Vets Say Rabies is Rare, But Precautions Should be Taken

Vets Say Rabies is Rare, But Precautions Should be Taken

A rabid bat was recently discovered north of Rock Springs. While transmission to humans is very rare, residents should be cautious of animals behaving unnaturally. File photo.

SWEETWATER COUNTY – After the discovery of rabies for the first time since 2007, a pair of local veterinarians are saying that while the disease is rare in Sweetwater County, there are precautions that can lessen the threat rabies poses.

According to Dr. Stephanie Wallendorff of Desert View Animal Hospital, vaccinations for dogs and cats are available and legally required as part of a pet’s core vaccinations. She said Rock Springs and Green River have their own ordinances mandating rabies vaccination. For areas outside of municipal governance, she said a state statute mandates the vaccinations. Dr. Wallendorff said the vaccinations have been instrumental in preventing the disease from spreading to cats and dogs. She also said she hasn’t encountered rabies in her work.

“We have pretty much eliminated rabies in the cat and dog population,” she said.

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Dr. Wallendorff said all mammals are susceptible to the virus, which is spread through the saliva of an infected animal. She said raccoons, skunks and bats are the most common carriers of the virus. While smaller rodents and rabbits can become infected, they typically aren’t considered to be vectors of the disease because an attack from an infected animal generally ends with the rodent or rabbit being killed. She said cases of livestock becoming infected have been reported in Sheridan County, though cases tend to be rare.

Human infections are incredibly rare, but not unheard of.

Dr. Rex Rammel of the Wyoming Veterinary Center said a 77-year-old Lander woman was unknowingly bitten by a rabid bat and ultimately died of the disease in 2015. The woman was the first resident with a confirmed case of rabies since the state began recording reported infectious diseases in 1911. According to a 2016 report, the woman had found a bat on her neck after waking up about a month before she was admitted to the hospital. The woman’s husband had contacted Fremont County’s invasive species authorities about the incident but wasn’t advised to seek medical attention for possible rabies exposure. According to the report, the incident highlighted a need to improve public understanding of the risk for rabies.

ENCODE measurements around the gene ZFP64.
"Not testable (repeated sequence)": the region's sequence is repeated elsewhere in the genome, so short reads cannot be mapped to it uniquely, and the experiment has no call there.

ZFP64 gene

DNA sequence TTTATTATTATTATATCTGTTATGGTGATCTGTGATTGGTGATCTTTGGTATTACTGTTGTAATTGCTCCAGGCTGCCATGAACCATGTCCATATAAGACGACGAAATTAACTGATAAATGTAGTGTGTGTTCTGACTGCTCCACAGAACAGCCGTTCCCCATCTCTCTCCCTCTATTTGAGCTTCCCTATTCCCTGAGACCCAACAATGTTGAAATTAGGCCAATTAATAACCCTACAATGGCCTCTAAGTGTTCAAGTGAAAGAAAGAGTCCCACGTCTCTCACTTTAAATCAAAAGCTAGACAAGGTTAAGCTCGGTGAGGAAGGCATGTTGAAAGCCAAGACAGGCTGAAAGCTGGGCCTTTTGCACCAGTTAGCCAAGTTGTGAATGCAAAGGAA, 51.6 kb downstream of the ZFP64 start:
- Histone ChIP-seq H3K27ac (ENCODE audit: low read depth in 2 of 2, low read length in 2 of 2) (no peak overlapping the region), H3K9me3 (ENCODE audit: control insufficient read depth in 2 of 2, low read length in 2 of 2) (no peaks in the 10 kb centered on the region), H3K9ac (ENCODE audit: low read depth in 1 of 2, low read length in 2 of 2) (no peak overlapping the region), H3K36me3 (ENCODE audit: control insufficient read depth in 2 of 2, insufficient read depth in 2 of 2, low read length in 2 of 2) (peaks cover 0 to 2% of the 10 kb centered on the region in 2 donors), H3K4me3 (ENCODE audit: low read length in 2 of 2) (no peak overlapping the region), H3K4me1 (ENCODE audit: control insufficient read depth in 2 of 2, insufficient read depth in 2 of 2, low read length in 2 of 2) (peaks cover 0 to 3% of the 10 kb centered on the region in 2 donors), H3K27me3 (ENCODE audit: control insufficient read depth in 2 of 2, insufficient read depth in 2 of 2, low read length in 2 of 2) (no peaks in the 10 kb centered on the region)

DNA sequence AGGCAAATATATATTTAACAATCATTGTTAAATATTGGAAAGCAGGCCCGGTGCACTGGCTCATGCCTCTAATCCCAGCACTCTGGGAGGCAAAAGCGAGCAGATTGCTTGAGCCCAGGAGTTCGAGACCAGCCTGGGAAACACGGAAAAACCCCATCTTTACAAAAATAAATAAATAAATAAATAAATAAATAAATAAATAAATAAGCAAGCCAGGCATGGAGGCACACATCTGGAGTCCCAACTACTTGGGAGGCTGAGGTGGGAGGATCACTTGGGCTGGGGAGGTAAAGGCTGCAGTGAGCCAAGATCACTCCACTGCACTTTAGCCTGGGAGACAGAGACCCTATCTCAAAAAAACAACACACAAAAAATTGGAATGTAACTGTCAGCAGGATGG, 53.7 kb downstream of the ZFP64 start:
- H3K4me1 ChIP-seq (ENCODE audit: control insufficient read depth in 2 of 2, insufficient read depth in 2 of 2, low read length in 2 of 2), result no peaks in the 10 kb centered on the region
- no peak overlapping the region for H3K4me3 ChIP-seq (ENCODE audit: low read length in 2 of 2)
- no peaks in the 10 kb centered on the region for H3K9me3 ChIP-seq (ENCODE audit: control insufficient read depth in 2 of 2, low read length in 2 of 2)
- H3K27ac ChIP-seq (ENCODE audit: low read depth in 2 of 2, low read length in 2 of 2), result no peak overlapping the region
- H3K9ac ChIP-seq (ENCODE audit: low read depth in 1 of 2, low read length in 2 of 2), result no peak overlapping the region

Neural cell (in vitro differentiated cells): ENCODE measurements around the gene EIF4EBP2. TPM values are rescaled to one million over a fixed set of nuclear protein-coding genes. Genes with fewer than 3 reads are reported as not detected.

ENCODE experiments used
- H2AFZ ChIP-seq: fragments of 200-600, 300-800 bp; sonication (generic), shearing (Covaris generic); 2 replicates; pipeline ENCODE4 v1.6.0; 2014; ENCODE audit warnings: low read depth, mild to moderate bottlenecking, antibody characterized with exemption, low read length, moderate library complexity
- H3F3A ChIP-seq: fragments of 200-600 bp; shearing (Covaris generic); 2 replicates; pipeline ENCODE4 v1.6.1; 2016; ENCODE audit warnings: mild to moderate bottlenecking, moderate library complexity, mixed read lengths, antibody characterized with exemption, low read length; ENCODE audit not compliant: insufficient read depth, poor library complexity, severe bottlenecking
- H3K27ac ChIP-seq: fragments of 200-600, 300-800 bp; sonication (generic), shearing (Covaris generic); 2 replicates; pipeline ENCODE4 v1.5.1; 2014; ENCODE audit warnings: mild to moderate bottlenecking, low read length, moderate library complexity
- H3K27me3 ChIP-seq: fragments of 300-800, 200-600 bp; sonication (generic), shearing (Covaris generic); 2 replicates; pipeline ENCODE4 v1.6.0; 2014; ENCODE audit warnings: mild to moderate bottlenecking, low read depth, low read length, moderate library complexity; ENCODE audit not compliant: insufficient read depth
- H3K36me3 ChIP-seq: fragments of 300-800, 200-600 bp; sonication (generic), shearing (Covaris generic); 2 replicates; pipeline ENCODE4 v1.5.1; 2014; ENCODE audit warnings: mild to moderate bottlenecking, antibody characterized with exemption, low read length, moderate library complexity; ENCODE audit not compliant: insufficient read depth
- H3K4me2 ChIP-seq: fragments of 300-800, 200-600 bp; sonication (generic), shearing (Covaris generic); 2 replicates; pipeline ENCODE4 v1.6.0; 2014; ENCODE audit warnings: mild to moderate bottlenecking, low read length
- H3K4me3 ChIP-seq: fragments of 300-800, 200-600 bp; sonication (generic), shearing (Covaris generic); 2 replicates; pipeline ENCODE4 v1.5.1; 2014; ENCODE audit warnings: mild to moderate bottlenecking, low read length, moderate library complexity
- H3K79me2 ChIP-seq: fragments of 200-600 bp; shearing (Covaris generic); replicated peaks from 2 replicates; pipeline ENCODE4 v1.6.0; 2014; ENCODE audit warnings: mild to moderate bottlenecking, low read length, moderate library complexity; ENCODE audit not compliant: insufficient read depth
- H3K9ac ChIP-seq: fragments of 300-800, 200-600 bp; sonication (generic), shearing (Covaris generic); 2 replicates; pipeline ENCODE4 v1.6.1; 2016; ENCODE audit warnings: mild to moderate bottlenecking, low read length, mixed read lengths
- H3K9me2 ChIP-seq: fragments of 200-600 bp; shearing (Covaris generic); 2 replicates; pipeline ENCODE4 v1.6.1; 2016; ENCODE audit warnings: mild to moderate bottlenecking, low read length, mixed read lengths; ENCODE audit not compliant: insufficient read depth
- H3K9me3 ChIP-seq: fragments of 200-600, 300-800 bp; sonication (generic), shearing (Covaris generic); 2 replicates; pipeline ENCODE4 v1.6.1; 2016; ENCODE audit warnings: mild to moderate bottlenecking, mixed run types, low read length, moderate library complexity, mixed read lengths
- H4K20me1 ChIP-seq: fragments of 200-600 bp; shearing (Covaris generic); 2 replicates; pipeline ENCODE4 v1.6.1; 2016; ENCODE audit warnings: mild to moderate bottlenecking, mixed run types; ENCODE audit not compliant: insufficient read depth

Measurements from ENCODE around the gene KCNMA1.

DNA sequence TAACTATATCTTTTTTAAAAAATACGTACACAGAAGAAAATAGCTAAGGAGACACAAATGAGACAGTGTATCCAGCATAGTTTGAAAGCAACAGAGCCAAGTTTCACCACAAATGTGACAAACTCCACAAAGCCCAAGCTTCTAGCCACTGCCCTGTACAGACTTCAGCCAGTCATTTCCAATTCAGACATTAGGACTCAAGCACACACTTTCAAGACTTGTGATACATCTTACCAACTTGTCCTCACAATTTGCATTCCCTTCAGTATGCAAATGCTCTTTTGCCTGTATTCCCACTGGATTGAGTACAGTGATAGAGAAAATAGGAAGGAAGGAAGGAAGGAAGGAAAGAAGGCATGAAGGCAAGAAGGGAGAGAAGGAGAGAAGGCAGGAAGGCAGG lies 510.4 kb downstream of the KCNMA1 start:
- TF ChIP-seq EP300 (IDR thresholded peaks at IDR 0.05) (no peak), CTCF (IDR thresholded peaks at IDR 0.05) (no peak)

Like Dr. Wallendorff, Dr. Rammel said he hasn’t come across a rabies infection.

“I’ve personally never seen rabies,” he said. “I hope I never do.”

Both veterinarians underscored a need to be vigilant with behavioral changes seen in animals. Examples include seeing animals that normally would flee from humans being comfortable approaching people, pets that are normally calm and docile becoming unusually aggressive and animals that drool excessively are signs of possible rabies infection. With livestock, animals that act depressed or lethargic and drool are symptoms to be aware of. Dr. Wallendorff said the drooling is a result of the animal being unable to swallow properly.

Both veterinarians also said if someone sees an animal they think might be rabid, they should stay away from it and call animal control officers to deal with the situation. People who believe they may have been bitten by a rabid animal should seek medical attention immediately as the virus is fatal.